Believing that God through Jesus was with humanity in our suffering and through the Holy Spirit continues to be present in creation, and is as close to us as our very breath, Christians are called to be agents of grace, healing, reconciliation, renewal and transformation. Central to this call is to affirm the dignity of all human beings, and to celebrate the gifts of God and blessings of life that come with being children of our Creator. As a joyful exhortation to these ministries, the Christian scriptures offer these words: “Rejoice in the Lord always; again I will say, Rejoice. Let your gentleness be known to everyone. The Lord is near…[W]hatever is true, whatever is honorable, whatever is just, whatever is pure, whatever is pleasing, whatever is commendable, if there is any excellence and if there is anything worthy of praise, think about these things” (Philippians 4:4-5, 8, NRSV). We therefore reach out enthusiastically to meet your embrace, not only in respect for you as brothers and sisters within the human family, but also in solidarity in the calling to love God and love our neighbor. For as Jesus said, “In everything do to others as you would have them do to you; for this is the law and the prophets” (Matthew 7:12, NRSV). Walking Forward Together

As you did in “A Common Word Between Us and You,” we also affirm the need to take actions that demonstrate our commitment to our “common” and “just” word. It is our conviction that the exploration of our shared ground requires that we move beyond polite conversation to interaction with one another and cooperative endeavors. Indeed, we believe that deep relationship as neighbors calls us to common engagement in a world plagued by violence, poverty, environmental degradation, and other such ills, and in need of moral leadership in addressing them.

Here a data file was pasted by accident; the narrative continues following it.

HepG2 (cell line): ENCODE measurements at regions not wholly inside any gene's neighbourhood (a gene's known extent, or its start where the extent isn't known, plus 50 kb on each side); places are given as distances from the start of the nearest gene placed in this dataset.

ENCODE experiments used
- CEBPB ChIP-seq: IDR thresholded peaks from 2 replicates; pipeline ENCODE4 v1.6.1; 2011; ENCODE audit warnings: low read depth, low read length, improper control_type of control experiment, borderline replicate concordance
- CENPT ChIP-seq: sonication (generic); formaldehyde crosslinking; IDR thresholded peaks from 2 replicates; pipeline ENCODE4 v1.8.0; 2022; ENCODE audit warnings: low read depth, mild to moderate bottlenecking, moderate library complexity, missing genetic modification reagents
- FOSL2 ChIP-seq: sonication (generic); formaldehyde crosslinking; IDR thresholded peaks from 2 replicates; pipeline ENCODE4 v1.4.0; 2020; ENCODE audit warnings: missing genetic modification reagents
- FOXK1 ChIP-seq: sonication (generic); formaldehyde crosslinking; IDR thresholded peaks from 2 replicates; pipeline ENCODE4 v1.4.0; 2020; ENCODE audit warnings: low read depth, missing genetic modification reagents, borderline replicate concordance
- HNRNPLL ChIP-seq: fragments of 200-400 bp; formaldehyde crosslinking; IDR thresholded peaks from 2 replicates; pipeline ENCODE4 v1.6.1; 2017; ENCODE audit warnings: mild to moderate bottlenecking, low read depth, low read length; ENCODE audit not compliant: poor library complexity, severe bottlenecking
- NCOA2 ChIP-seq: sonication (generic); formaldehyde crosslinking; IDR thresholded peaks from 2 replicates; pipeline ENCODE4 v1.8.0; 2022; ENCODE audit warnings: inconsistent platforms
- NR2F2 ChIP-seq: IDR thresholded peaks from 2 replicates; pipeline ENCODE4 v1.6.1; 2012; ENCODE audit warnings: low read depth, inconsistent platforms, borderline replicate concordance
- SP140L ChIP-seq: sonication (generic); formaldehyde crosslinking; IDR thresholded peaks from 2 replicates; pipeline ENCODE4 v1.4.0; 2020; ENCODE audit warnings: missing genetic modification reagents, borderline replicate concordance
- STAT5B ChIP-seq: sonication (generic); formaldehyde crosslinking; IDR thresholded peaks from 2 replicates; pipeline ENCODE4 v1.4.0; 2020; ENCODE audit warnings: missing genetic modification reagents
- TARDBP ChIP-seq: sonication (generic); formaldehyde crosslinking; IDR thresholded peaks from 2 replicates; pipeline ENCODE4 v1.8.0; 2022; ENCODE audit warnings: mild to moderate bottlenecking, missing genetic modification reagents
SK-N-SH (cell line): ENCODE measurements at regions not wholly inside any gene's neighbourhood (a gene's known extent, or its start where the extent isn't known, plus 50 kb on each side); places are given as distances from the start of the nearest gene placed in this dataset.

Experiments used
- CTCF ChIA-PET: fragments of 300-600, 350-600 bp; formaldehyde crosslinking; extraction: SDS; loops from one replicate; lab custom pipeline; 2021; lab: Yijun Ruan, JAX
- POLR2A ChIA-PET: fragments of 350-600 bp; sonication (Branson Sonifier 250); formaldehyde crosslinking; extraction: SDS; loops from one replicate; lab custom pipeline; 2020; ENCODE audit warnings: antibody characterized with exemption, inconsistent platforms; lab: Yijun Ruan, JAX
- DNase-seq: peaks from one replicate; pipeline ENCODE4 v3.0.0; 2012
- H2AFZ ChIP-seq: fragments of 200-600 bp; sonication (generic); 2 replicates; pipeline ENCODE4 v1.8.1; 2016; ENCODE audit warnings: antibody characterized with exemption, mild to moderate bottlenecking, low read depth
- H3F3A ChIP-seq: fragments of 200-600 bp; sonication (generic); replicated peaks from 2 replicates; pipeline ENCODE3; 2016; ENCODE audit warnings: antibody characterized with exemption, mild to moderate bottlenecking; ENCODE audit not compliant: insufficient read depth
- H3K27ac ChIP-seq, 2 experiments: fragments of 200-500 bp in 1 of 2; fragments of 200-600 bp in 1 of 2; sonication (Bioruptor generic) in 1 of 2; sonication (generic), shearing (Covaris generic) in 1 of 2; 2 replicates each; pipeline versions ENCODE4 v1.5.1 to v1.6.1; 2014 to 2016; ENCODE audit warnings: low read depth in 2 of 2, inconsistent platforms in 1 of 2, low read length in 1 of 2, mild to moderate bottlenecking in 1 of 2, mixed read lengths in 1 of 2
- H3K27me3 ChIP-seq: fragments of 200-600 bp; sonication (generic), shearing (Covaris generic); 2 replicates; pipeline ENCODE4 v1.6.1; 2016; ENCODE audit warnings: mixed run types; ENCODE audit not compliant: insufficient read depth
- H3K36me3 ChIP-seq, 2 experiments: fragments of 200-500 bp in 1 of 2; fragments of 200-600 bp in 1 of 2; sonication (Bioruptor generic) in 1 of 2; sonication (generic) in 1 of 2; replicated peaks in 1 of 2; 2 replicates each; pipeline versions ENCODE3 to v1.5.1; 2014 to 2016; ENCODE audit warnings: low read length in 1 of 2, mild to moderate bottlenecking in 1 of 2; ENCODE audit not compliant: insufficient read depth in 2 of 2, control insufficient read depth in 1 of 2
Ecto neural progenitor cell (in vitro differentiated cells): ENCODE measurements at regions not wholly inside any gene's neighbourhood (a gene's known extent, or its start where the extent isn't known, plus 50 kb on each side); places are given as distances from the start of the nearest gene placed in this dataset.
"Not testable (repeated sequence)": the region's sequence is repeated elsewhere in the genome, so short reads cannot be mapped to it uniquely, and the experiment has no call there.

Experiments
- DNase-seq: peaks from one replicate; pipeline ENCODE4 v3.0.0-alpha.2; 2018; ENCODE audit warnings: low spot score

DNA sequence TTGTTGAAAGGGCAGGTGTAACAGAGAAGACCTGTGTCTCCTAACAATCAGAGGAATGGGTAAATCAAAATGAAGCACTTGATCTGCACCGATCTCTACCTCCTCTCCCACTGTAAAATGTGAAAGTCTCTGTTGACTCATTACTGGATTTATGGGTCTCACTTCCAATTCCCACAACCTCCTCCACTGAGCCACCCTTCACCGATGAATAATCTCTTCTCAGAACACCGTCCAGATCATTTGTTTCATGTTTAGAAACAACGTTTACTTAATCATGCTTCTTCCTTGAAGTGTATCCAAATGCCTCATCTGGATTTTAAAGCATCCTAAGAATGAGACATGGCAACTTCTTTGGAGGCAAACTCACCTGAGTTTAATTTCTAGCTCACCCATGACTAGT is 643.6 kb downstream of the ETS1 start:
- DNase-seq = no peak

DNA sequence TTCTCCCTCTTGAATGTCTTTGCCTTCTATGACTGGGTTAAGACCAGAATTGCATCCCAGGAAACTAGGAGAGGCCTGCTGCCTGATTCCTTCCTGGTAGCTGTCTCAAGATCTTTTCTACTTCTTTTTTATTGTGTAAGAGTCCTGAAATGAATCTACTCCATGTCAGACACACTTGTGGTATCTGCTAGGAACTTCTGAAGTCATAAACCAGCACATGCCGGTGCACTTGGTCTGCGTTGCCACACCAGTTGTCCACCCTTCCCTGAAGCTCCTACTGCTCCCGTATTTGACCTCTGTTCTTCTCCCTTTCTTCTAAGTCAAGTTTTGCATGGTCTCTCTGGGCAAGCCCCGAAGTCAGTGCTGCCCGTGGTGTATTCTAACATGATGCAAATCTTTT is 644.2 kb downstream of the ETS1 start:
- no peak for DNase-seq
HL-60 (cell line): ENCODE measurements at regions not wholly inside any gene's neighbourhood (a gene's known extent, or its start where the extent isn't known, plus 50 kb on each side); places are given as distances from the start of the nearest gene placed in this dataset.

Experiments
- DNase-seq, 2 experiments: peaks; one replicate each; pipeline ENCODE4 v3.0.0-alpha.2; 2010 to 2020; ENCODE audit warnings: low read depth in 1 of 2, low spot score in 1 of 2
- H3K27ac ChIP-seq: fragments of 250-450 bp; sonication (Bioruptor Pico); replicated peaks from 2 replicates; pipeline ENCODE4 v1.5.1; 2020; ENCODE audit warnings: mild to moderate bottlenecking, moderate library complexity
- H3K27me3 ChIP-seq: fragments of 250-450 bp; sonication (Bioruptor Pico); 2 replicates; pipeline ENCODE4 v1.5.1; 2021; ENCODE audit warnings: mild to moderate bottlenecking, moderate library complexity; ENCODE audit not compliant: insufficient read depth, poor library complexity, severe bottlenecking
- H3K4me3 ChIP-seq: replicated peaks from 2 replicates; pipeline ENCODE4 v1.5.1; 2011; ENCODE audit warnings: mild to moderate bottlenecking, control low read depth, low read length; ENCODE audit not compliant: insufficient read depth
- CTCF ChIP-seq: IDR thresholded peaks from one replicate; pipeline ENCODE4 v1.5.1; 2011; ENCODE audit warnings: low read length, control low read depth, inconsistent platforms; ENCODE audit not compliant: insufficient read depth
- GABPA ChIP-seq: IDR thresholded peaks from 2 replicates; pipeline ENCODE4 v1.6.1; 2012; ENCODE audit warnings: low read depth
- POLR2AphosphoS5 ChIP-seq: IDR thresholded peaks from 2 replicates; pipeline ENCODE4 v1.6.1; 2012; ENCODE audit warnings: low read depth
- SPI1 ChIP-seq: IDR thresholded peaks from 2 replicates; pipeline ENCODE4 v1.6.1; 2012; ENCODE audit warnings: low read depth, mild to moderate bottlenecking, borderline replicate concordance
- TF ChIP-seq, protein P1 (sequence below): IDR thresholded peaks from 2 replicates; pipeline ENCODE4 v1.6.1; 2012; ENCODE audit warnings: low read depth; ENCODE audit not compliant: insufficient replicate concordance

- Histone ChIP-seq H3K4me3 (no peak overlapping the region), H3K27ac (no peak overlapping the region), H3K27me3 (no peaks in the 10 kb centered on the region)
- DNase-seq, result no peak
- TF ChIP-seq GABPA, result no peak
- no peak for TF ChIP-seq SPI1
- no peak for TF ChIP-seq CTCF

Consistent with this affirmation, Christian leaders within the National Council of the Churches of Christ in the USA have joined with American Muslim leaders in a National Muslim–Christian Initiative, with the following mission statement: “We, from various streams of Muslim and Christian communities, seek to enhance mutual understanding, respect, appreciation and support of what is sacred for each other through dialogue, education and sustained visible encounters that foster and nurture relationships.” There are various components to this work:

  • to encourage the local churches, mosques and Islamic centers to engage with each other in new and positive ways;
  • to educate each other about ourselves, so that we are able to present each other with authenticity and credibility, and with respect and appreciation;
  • to foster the healing of painful memories that our two communities have of one another;
  • to establish a mechanism for response in the event of negative events or emergencies involving our communities, and especially to denounce violence committed against them; and,
  • to publicize our work and disseminate materials, including engagement on “A Common Word,” so that our constituent members and the media will have access to positive interaction between our communities.

Through this national dialogue, and through similar initiatives throughout our country and globally, the National Council of the Churches of Christ in the USA and our member churches firmly commit to ongoing and tangible engagement with Muslim partners.